Photo Credit: Picserver.org
By Alejandro Colon
Meticulously jotting down and color coding figures on a sheet of printer paper, Cary Shi pauses to do some mental calculations. He is working on the final cost-per-person breakdown for a trip he has been planning and spearheading for the last month. In conjunction with Gold Standard, York College’s Accounting society, Shi has planned several school events and out of state trips. This time it was for a spring break trip to Pennsylvania’s Pocono mountains that included 16 other members of Gold Standard.
“I love bringing people together,” said Shi with a smile.
To bring students together can be a feat within itself, this is particularly true in a CUNY school where all students commute and tend to not stick around campus longer than necessary. While some would look at the task of organizing large group events as daunting, Shi has developed a knack for it.
After a false start in 2010, Shi took time off from college and came back in the winter of 2015 with renewed fervor. Since returning to college he has worked hard to earn and maintain a high grade point average while still being involved in campus initiatives. This time around, he is adamant about not being a bench-warming student.
For example Shi made it a point to run for Gold Standard’s secretary position and won the election. As an executive club member, he was tasked with handling some of the logistics of organizing an open house for the Accounting Department. The event was a success with close to 100 attendees including faculty and speakers from Certified Public Accountant review programs.
Although Shi is an A-student, he doesn’t take himself too seriously. For most Accounting students, to choose to become an accountant is a well-thought-out decision. Shi on the other hand, takes a flippant approach to discussing why he chose to become an accountant.
“I took one of those online personality quizzes that determine what career is right for you,” said Shi in a self-deprecating manner.
As it turns out, that online quiz was right. Shi is a master student in Accounting. He has not only completed, but also excelled in most of the Accounting courses that are part of the major.
To give back to the community is not an option for Shi, it’s a must. He has served as a tutor at York’s Collaborative Learning Center since 2015. As a tutor he helps students with several challenging Accounting courses. He also provides advice on what courses to take to efficiently complete the major.
For the last two years Shi has also been a manager at the Volunteer Income Tax Assistance (VITA) program. As a driving force behind VITA, a free on-campus tax preparation program sponsored by the IRS that’s catered to low-income people, Shi has had a direct positive impact on the residents of southeast Queens.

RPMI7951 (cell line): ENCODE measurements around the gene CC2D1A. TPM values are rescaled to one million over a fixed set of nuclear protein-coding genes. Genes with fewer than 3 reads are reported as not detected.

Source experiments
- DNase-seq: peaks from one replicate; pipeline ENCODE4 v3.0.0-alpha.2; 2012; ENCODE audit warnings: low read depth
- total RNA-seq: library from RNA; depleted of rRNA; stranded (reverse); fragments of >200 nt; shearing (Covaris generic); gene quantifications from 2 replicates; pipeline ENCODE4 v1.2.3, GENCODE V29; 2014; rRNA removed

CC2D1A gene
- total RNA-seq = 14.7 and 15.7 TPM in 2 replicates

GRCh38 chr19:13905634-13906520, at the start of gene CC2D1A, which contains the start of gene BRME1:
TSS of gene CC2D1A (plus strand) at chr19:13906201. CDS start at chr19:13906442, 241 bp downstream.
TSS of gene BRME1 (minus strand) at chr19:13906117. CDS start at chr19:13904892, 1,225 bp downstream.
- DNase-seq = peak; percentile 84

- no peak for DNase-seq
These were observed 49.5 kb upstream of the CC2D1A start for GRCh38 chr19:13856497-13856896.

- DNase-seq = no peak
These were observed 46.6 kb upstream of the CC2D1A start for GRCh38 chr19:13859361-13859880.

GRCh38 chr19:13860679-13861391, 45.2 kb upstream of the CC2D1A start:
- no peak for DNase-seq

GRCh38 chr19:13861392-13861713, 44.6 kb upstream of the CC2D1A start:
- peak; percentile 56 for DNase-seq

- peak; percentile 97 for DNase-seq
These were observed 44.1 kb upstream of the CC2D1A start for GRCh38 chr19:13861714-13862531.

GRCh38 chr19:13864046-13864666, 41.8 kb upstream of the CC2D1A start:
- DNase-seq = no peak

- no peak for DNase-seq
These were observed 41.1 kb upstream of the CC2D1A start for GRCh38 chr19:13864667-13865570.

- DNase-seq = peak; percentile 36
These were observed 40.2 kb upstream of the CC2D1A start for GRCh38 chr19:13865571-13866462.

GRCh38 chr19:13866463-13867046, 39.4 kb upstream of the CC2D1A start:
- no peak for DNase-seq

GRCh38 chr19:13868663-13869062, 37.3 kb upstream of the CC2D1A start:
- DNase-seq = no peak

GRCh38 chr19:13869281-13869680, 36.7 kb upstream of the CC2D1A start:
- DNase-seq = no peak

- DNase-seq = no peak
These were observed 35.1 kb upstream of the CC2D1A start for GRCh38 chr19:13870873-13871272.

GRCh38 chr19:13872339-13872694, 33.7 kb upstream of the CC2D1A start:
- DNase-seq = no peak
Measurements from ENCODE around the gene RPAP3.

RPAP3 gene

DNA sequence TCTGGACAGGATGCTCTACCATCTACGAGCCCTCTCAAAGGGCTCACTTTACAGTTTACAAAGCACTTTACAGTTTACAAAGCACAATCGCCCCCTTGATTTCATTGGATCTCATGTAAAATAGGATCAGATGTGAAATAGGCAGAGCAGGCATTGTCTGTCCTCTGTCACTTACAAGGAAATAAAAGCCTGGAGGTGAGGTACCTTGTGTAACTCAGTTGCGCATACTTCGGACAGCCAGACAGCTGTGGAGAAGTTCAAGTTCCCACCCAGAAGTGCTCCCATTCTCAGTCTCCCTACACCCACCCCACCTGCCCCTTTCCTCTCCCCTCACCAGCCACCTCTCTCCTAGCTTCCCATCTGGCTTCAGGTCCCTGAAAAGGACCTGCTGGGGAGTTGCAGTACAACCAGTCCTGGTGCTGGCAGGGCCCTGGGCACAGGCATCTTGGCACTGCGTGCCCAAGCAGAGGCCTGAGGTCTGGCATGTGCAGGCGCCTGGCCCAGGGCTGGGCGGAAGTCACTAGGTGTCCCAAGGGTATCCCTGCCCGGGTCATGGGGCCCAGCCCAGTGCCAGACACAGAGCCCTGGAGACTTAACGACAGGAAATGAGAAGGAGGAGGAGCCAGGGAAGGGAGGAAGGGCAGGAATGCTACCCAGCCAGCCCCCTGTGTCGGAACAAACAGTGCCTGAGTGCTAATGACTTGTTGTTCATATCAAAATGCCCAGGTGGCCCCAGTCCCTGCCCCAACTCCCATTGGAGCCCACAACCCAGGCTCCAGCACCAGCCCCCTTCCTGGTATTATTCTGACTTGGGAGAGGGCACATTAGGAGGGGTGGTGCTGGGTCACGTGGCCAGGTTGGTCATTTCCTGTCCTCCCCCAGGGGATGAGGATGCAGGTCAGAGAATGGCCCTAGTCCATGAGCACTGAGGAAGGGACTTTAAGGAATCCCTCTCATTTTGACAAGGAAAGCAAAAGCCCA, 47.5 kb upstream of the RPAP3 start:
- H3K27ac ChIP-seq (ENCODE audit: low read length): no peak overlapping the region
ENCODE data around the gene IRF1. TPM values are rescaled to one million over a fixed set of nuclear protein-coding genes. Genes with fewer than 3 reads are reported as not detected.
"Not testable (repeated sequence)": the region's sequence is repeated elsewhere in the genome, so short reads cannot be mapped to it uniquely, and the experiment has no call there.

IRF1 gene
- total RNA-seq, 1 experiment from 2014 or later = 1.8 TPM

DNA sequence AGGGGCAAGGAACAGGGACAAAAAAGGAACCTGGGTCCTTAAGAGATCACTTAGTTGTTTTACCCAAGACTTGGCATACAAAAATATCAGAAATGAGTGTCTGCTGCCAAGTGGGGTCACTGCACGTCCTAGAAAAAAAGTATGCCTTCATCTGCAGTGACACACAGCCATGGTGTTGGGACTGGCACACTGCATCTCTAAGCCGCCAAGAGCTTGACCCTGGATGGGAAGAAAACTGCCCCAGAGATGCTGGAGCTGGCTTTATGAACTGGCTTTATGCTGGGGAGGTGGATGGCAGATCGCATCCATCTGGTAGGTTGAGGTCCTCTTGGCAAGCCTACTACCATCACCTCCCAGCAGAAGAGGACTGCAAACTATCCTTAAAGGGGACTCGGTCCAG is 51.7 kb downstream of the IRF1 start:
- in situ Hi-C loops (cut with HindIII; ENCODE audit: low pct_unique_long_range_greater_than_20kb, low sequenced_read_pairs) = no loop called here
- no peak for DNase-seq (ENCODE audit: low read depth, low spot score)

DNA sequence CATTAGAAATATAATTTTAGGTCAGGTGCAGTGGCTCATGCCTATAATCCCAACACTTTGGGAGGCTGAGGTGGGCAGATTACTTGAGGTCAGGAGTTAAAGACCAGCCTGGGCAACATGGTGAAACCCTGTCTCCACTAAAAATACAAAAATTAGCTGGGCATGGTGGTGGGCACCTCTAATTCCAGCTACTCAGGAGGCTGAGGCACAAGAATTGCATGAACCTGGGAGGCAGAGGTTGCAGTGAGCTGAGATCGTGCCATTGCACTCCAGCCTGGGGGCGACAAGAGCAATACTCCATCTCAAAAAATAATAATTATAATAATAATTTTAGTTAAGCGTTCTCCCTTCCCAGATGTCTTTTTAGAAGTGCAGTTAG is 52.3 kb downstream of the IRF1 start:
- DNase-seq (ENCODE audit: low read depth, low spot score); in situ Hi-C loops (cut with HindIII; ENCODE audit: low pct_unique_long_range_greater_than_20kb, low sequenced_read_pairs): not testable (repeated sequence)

Chris Verdin, one of Shi’s co-managers at the VITA program is thankful to have worked with Shi during the 2017 tax season.
“He was one of the best managers,” Verdin said. “He was just a great person to be around.”
The four years Shi took off from college were not a vacation. He worked full-time and helped with his parents’ real estate business. Arguably, Shi is a prime example of why gap years work for some students. He came back with real world experience and when he felt like he could give school an honest and dedicated try.
Shi also realized that education is often the key to succeeding in today’s credentialist society. “Working a dead-end job, and realizing there’s nowhere else to move up, will make you come back [to school],” said Shi in his easygoing way.
Shi has figured out what a lot of students usually struggle with—how to incorporate what they are studying into something they love. Using his Accounting background, Shi is able to plan events catered to those close to him. He has built a reputation among fellow Accounting students for organizing phenomenal events and outings.
The key to attracting participants is Shi’s methodical and precise way of calculating cost. When Shi comes up with an idea for an event, people feel comfortable with the preliminary math he has done in his head. The cost is not only accurate, but realistic to college students’ budgets.
Joseph Preval, an Accounting senior who has taken several road trips with Shi has nothing but praise for his efforts.
“No one budgets as well as Cary,” says Preval. “He budgets the cost of travel in a way you’re unlikely to overspend.”
Academics and accounting aside, Shi also understands that relationships take time to build and trips like the one to the Poconos helped build and solidify bonds that will last long after college. To spearhead a trip like the Poconos trip ultimately accomplished what Shi set out to do— to bring people together.
At a time when networking can mean the difference between a promising career and an unemployment application, Shi helps students in a manner that will pay dividends in the future.